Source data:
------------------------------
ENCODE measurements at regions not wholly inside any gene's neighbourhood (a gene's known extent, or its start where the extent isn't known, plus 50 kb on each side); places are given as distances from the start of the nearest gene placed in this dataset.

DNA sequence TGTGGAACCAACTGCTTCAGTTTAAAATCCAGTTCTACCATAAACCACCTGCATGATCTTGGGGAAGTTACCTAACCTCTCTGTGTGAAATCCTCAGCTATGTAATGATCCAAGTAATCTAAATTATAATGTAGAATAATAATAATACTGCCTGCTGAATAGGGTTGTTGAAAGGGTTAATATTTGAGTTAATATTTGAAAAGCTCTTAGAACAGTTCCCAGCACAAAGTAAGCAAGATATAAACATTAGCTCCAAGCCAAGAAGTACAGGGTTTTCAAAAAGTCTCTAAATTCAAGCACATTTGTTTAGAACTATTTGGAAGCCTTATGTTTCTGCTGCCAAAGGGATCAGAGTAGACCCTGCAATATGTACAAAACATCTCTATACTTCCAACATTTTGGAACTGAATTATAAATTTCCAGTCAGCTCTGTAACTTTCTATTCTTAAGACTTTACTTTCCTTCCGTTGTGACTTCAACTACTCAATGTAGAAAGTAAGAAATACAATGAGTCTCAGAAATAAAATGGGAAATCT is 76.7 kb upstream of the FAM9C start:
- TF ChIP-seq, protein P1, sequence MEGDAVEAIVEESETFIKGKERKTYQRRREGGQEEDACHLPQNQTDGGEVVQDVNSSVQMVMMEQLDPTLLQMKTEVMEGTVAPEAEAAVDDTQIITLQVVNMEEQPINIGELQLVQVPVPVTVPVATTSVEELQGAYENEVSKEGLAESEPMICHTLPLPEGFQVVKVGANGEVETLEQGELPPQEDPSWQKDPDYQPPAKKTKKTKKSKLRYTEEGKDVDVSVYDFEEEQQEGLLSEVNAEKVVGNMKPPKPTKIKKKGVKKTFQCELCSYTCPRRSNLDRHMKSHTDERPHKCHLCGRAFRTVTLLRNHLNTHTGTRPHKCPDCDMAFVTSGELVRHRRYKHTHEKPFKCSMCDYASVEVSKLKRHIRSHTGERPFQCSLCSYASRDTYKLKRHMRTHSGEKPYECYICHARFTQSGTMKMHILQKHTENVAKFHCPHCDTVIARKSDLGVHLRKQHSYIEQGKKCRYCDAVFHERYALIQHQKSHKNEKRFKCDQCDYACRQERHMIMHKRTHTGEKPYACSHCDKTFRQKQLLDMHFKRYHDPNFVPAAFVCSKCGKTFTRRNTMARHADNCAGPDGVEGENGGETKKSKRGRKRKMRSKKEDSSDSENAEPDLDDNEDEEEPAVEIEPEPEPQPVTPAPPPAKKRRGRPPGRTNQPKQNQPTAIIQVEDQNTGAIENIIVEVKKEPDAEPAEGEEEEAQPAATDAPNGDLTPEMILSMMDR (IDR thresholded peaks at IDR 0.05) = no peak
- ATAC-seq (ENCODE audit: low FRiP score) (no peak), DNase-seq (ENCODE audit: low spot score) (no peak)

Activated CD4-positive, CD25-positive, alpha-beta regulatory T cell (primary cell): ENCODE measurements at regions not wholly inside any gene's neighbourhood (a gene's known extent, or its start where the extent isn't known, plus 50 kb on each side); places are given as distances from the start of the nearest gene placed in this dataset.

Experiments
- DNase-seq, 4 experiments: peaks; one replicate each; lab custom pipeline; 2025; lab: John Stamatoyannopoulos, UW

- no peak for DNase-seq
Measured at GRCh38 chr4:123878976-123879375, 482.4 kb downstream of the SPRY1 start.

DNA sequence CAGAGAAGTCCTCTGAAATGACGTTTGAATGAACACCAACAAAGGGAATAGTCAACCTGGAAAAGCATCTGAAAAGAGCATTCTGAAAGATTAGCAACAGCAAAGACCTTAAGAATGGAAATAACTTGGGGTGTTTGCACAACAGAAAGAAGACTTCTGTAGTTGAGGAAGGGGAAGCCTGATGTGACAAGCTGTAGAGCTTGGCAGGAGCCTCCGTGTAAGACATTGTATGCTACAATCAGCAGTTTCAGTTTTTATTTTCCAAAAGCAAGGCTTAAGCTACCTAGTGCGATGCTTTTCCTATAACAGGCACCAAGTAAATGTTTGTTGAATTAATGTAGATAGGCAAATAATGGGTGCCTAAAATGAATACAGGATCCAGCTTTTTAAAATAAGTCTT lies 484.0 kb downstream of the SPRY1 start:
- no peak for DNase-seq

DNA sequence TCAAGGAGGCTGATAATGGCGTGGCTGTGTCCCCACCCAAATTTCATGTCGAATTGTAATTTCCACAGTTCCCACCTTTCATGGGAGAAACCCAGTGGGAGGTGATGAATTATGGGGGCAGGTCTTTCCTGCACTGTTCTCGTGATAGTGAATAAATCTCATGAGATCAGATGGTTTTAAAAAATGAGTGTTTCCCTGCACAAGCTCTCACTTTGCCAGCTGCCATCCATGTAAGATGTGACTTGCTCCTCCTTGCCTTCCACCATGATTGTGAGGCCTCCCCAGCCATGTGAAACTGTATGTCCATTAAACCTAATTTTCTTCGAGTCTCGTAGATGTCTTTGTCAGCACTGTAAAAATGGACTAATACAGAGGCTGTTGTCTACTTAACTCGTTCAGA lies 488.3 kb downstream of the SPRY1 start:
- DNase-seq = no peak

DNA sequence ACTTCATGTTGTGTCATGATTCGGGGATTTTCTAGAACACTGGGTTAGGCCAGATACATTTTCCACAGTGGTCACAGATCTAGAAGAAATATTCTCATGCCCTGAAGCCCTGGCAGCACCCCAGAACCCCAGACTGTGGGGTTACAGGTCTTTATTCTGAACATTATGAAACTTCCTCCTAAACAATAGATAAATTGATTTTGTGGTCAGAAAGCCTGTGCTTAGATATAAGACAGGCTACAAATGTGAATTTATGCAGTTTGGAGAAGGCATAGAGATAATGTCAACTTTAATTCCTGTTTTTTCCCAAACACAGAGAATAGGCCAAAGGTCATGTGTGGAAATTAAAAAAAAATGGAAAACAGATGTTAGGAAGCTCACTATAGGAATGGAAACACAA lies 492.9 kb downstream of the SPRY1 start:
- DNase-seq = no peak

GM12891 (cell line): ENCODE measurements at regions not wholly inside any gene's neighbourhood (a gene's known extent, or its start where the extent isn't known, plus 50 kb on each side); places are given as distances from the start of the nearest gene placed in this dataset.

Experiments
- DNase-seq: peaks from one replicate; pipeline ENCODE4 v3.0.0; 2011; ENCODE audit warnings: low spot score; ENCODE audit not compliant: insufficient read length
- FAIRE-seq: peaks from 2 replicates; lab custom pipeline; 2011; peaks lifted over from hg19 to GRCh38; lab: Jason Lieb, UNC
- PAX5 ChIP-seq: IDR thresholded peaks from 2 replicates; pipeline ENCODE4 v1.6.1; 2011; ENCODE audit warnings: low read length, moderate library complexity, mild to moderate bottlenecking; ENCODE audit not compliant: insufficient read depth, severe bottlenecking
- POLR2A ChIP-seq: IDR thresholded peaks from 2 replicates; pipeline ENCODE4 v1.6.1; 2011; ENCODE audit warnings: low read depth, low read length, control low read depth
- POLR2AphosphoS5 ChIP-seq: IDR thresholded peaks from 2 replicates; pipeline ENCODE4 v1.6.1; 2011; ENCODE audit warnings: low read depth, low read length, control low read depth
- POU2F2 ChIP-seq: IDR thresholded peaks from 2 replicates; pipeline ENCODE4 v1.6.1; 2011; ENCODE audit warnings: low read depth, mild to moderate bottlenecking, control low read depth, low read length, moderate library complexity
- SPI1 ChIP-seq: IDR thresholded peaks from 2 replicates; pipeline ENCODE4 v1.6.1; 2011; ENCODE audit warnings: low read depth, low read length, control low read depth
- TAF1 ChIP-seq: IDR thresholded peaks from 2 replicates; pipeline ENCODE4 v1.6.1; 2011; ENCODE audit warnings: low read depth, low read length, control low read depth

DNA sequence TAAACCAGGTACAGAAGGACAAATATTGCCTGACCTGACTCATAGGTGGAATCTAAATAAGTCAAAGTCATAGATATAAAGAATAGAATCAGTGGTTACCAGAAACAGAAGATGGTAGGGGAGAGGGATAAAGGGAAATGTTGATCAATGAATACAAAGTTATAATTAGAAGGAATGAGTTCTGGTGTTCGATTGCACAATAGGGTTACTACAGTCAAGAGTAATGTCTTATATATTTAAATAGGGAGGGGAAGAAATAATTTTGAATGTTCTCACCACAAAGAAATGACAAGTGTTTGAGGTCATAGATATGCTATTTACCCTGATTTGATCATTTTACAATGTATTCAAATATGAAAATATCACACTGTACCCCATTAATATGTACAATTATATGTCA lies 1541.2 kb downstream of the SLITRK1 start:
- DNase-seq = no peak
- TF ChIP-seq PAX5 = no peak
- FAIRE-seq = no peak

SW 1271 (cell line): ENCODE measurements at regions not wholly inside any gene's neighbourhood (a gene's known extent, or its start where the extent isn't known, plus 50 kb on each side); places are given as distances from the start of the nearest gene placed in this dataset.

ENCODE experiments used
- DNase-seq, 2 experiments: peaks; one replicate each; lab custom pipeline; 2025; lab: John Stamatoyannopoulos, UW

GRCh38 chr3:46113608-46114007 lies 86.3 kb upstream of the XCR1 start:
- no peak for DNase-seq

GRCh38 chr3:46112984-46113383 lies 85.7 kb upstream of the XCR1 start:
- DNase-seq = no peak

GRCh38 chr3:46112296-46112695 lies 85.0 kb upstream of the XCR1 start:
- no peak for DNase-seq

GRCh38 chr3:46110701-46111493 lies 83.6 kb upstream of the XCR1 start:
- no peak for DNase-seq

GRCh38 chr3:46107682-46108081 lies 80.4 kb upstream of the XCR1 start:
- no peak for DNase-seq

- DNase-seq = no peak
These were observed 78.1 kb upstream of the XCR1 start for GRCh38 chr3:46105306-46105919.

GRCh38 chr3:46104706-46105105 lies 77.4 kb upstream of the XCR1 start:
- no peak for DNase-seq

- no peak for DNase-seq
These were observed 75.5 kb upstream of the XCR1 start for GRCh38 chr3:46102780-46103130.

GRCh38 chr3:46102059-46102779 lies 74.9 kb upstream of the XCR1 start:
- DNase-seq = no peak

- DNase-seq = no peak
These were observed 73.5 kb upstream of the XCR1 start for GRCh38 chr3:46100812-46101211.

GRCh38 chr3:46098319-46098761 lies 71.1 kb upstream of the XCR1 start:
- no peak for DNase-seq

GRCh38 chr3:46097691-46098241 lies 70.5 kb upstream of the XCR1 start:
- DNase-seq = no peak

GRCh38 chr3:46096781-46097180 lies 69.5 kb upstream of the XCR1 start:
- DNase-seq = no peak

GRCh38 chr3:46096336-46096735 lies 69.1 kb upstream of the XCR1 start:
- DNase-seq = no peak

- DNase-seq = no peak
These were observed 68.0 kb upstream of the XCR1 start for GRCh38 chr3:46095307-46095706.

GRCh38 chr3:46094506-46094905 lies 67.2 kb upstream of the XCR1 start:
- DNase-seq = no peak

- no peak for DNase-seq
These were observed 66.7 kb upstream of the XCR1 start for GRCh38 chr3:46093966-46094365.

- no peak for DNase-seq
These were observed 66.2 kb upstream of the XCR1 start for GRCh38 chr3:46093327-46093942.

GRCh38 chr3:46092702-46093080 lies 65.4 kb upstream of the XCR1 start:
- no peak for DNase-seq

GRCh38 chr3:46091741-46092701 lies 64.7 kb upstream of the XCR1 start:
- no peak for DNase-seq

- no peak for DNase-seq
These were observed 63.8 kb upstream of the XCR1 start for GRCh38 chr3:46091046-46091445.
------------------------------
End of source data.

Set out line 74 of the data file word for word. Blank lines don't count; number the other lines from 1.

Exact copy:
These were observed 63.8 kb upstream of the XCR1 start for GRCh38 chr3:46091046-46091445.